Ridley Scott sets expectations too high in this generally solid sci-fi epic let down by an unfocused screenplay and suspect pacing.
Cast: Noomi Rapace, Logan Marshall-Green, Michael Fassbender, Idris Elba, Charlize Theron
Plot: Following clues to the origin of mankind, a team finds a structure on a distant moon, but they soon realize they are not alone.
Awards: Nom. for Best Visual Effects (Oscars)
Subject Matter: Moderate
Narrative Style: Slightly Complex
Audience Type: Slightly Mainstream
Viewed: In Theatres
First Published: 6 Jun 2012
As Scott returns to the genre he helped defined thirty years ago with Alien (1979) and Blade Runner (1982), expectations are sky-high. The question on everyone’s lips is: Has the great master nailed it and delivered a superior picture?
As a genuine fan of Scott’s sci-fi films, and in particular, my intense love for the genre, I only have this to say: I admire what Scott has done, but there’s a tinge of disappointment in the air.
For the uninitiated, Prometheus may feel like another Hollywood blockbuster (read: a visual effects extravaganza). But while it features some of the most spectacular visual effects ever seen in any film this year, Prometheus is also an anti-blockbuster in the sense that it takes its time to set its mood and tone.
The story centers on a team of explorers who lands their spacecraft on a planet far away from Earth, hoping to discover the answer to the existence of the human race.
Of course, that is just an excuse for Scott to re-enter the universe of Alien, in a bid to make a ‘prequel’ that would hopefully explain the origins of arguably the most feared screen monster ever created.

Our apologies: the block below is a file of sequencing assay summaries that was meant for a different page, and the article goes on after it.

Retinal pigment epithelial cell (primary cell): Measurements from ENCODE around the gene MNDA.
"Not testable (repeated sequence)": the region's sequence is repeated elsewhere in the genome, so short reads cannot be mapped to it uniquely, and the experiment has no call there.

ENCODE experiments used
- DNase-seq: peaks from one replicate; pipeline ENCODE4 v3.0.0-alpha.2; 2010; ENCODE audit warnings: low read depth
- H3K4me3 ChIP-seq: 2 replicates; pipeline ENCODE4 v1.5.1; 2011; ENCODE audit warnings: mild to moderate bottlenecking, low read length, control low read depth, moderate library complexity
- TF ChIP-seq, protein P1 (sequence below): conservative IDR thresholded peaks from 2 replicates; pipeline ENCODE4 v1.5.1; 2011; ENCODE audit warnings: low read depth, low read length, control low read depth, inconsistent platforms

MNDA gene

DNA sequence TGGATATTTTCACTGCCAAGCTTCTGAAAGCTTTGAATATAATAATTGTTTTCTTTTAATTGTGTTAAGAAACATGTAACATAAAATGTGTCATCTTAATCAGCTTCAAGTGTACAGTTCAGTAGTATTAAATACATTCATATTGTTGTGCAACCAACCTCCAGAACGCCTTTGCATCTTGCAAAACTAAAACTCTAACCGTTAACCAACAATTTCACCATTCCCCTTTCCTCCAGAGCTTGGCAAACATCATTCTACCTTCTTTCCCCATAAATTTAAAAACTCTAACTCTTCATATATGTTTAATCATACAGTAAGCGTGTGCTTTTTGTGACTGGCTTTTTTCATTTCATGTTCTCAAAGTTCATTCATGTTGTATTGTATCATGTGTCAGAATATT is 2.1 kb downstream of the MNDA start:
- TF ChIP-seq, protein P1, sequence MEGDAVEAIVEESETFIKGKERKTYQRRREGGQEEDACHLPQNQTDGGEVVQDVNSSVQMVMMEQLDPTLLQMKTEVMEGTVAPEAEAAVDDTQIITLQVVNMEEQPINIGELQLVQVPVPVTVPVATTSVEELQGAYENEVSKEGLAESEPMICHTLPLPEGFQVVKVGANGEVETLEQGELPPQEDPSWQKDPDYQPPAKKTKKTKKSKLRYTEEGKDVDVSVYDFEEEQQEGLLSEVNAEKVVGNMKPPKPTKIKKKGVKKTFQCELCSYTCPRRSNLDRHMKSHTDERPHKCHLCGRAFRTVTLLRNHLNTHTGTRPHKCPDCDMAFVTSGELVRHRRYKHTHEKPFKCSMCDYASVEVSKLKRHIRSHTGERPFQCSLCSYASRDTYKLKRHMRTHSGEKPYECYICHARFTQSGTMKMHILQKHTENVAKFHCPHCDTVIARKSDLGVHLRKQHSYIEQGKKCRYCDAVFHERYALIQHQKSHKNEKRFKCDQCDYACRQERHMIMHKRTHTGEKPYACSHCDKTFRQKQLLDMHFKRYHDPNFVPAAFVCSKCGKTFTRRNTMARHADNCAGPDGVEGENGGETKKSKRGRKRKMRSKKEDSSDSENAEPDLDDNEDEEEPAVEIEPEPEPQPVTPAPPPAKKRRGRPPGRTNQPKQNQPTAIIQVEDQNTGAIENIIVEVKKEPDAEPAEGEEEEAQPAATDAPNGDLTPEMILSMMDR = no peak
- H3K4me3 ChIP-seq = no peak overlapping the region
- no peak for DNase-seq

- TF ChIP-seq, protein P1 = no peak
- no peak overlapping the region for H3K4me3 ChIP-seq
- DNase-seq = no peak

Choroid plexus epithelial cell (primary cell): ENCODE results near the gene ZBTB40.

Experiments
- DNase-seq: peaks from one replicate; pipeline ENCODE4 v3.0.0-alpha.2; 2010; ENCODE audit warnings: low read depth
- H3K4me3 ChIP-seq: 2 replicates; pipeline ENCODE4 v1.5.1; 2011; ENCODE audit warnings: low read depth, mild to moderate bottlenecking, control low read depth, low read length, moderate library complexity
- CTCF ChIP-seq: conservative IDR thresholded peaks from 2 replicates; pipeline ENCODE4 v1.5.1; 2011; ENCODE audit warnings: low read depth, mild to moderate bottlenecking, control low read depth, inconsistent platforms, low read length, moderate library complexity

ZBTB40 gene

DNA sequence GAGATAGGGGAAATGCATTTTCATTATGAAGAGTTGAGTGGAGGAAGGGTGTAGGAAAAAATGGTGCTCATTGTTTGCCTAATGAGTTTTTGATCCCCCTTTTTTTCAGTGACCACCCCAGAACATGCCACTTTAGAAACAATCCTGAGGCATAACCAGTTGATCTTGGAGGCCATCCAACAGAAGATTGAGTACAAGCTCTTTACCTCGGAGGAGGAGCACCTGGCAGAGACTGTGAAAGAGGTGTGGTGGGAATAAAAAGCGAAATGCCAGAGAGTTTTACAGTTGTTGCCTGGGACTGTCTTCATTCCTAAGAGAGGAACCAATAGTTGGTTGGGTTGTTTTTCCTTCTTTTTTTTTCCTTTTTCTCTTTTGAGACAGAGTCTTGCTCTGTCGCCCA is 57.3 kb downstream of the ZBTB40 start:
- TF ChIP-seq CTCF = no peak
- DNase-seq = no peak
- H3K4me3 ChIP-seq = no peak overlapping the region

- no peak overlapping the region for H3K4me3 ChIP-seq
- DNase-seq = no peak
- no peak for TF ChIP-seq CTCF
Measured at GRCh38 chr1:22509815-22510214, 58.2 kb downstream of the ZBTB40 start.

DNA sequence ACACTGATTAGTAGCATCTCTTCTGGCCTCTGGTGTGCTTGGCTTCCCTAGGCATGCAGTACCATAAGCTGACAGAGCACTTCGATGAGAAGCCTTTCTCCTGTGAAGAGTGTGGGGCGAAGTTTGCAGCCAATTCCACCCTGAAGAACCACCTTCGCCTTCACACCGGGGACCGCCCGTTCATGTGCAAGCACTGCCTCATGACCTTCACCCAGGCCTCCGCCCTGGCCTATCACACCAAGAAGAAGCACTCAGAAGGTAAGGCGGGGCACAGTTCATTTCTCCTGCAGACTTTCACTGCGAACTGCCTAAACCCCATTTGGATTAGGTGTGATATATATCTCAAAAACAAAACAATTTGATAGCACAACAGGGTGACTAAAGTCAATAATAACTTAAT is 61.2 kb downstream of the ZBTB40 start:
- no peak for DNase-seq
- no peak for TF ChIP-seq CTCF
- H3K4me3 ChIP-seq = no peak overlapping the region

The result is a befuddled attempt to juggle three narrative threads that not only lack clarity but don’t quite fit well with each other. Is this a story about the origins of the Alien? Or is it a story about the ‘Space Jockey’ – a large man-like creature whose exoskeleton appeared in Alien?
“A king has his reign, and then he dies. It’s inevitable.”
Or is it a story of Elizabeth Shaw (Noomi Rapace), whose quest to explore the origins of mankind turns into the kind of nightmare that foreshadows Ripley’s traumatic experience in Alien?
To be fair to Scott, he was seduced by the conceptual idea of Prometheus, not how it was eventually penned out. Still, his direction is masterful. So are the film’s cinematography, art direction, and production design.
Scott’s handling of suspense could be more assured though, but I suspect it is the fault of the film’s narrative structure, which has more plateaus than peaks. There is just too much travelling back and forth between the crew’s spacecraft and the mysterious tomb-like cavern that the explorers hope to find answers from.
As a result, whatever suspense that could be generated dissipates as both environments, however strange or fascinating, becomes more familiar and less claustrophobic. And it was claustrophobia and the unfamiliar that made Alien such a nerve-wracking horrifying experience.
Speaking of which, there is one sequence in Prometheus that comes close to emulating the sheer horror (and quality) of the 1979 film. I won’t reveal much except to say that it involves an automated operating table.
Prometheus is an ambitious science-fiction epic that delivers (or doesn’t) depending on one’s expectations. It is still a solid film, a different kind of blockbuster seeking the right audience.